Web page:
2018 may be a bad year for first-time buyers Image

2018 may be a bad year for first-time buyers

By Newinhomes on Feb 01, 2018

The Toronto Real Estate Board (TREB) released its Market Year in Review & Outlook Report, which includes the results of their latest Ipsos consumer survey. There are no big surprises in the report – new policies were set in motion last year in an attempt to balance the housing market, and it looks like it worked. That said, it looks like first-time buyers may struggle in 2018.

TREB’s release kicks off by explaining how the GTA’s real estate industry positively impacts the economy.  

“On average, each residential transaction reported through TREB’s MLS® System in the GTA generates $68,275 in spin-off expenditures, according to recent analysis conducted by Altus Group,” says TREB President Tim Syrianos.

“The real estate industry is a key contributor to our economy, with total annual spin-off expenditures close to $7 billion,” he adds. “From the economic impact of TREB MLS® System transactions, to government revenues associated with residential sales, to the impact of the new construction sector, this new Altus research included in this report highlights the depth to which transactions involving GTA REALTORS positively impact our economy.”

Whether you’re shopping resale or looking into the new construction market, a real estate agent is always helpful.

But that’s not the info you came here for. Let’s get into sales and prices!

In 2017, there were 92,394 sales, which is 18% lower than the record amount set in 2016 (113,000). In the first quarter, price growth was up 30% year-over-year. TREB says this partially led to the introduction of the Fair Housing Plan (FHP).

The annual price growth did slow in the second half of the year. Overall for 2017, the average selling price was $822,681.

When the FHP was announced, sales dropped and listings started to go up. TREB believes the balancing of the market was due to a psychological effect that gradually waned by the fourth quarter.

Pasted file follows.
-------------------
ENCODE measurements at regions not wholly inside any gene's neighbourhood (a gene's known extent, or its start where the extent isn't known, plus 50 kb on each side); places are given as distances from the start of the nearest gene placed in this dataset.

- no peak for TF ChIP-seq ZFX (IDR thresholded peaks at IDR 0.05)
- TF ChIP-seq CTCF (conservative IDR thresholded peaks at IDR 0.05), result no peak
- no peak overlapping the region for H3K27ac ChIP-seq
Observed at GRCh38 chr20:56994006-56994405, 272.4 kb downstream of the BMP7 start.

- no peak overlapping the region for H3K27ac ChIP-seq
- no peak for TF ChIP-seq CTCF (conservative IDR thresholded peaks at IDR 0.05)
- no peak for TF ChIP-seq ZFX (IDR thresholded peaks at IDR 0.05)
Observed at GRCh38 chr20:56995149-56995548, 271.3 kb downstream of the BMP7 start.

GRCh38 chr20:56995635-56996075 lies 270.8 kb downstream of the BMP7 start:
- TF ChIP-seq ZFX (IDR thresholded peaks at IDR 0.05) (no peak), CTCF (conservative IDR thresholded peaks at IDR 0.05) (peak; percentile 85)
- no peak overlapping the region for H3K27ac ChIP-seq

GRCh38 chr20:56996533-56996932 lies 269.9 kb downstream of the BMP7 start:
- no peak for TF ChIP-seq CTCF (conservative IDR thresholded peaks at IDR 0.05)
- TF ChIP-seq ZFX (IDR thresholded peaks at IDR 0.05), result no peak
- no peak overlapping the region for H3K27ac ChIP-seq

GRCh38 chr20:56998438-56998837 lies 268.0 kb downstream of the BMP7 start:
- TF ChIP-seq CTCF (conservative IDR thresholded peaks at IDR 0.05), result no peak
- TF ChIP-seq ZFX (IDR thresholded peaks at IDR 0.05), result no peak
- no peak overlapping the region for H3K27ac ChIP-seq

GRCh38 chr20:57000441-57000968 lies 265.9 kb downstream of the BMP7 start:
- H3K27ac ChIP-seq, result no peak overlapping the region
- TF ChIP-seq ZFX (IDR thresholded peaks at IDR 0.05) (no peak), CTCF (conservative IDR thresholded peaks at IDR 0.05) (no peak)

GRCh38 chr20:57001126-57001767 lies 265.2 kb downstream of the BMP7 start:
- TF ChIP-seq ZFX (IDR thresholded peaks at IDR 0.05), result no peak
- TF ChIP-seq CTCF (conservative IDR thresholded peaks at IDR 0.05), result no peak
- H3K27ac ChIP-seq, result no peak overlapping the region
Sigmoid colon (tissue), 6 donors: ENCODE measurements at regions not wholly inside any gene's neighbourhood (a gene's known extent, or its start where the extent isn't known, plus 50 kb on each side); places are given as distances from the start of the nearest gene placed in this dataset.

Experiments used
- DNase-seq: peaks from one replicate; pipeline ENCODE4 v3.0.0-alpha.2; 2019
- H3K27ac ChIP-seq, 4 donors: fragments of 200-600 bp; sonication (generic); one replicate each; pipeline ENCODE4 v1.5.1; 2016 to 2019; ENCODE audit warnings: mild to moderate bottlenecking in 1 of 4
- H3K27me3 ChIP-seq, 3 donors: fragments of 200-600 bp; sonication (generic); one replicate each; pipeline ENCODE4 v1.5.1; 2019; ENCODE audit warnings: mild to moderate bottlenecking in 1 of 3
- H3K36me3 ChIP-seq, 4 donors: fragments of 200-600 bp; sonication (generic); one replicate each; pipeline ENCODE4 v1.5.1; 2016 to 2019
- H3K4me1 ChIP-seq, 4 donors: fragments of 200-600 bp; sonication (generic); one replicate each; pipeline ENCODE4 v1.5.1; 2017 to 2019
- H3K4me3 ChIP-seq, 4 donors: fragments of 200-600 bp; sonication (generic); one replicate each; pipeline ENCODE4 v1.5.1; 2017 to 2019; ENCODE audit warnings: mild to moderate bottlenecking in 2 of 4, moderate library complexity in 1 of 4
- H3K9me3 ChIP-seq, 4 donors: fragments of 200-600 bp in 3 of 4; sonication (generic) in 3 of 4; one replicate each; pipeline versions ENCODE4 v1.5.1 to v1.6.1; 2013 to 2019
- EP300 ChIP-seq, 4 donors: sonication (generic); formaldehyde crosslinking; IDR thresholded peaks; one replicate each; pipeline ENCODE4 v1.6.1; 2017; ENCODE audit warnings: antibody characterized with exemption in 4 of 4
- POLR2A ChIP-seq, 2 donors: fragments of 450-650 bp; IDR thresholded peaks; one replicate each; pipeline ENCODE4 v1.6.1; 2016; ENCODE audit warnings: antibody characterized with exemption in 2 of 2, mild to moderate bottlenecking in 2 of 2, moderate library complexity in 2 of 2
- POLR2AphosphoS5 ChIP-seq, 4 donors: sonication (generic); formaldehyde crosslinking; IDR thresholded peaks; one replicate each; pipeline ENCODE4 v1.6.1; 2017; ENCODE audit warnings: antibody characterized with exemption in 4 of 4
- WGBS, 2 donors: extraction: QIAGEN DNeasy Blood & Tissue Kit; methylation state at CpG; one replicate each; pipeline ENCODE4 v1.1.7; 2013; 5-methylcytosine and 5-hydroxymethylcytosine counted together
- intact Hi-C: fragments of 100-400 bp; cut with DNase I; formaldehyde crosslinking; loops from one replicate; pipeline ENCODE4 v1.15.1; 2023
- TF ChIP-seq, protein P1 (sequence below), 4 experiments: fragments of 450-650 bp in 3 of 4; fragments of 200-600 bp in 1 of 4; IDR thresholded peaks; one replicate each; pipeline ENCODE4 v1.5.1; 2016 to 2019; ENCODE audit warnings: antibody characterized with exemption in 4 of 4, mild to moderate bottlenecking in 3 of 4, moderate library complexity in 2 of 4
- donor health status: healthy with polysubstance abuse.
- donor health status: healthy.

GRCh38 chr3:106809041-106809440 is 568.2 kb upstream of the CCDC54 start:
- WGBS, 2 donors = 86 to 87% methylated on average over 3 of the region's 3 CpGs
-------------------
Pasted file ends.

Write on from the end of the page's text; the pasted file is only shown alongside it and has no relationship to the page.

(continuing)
Toronto condo

Near the end of the year, there was a little spike in sales as many buyers aimed to get into the market before the mortgage stress test kicked in on January 1, 2018.  

With record high sales at the beginning of 2017 and the new stress test introduced, TREB says to expect a year-over-year decline in sales for at least the first four months of the year. According to TREB’s findings, there should be approximately 85,000 to 95,000 homes sales in the GTA this year.

“Fundamental demand drivers promoting housing demand will remain in place in 2018, including immigration-driven population growth, job creation and low unemployment across a diversity of economic sectors,” explains Jason Mercer, TREB’s Director of Market Analysis. “However, we must be cognizant of the fact that, in the short term, higher borrowing costs and the effects of federal and provincial policy decisions will act as a drag on demand for ownership housing.”

The results of the Ipsos consumer survey show that buyer intentions are lower in 2018 compared to last year, especially among first-time buyers. The survey shows that 26% of intending buyers feel that they will not qualify for a mortgage after undergoing the stress test.

The average selling price in 2018 will range from $800,000 to $850,000. As you can see, TREB has left a little bit of room for a year-over-year decline. The condo market in particular will be much tighter as prices continue to rise and demand refuses to ease.

“It is also probable that provincial rent control legislation will stunt the supply of available rental units, resulting in a continuation of average rent growth well-above the rate of inflation,” says Mercer.

Where does that leave first-time buyers? Rent is going to be more expensive and many are getting priced out of the condo market. The report does say that first-time buyers are flexible because they have the option to live with family, but that seems like a sweeping generalization.

Not everyone has the option to continue paying high rent or live with family. If affordability remains an issue, we may see more young talent and families moving out of the GTA in 2018.

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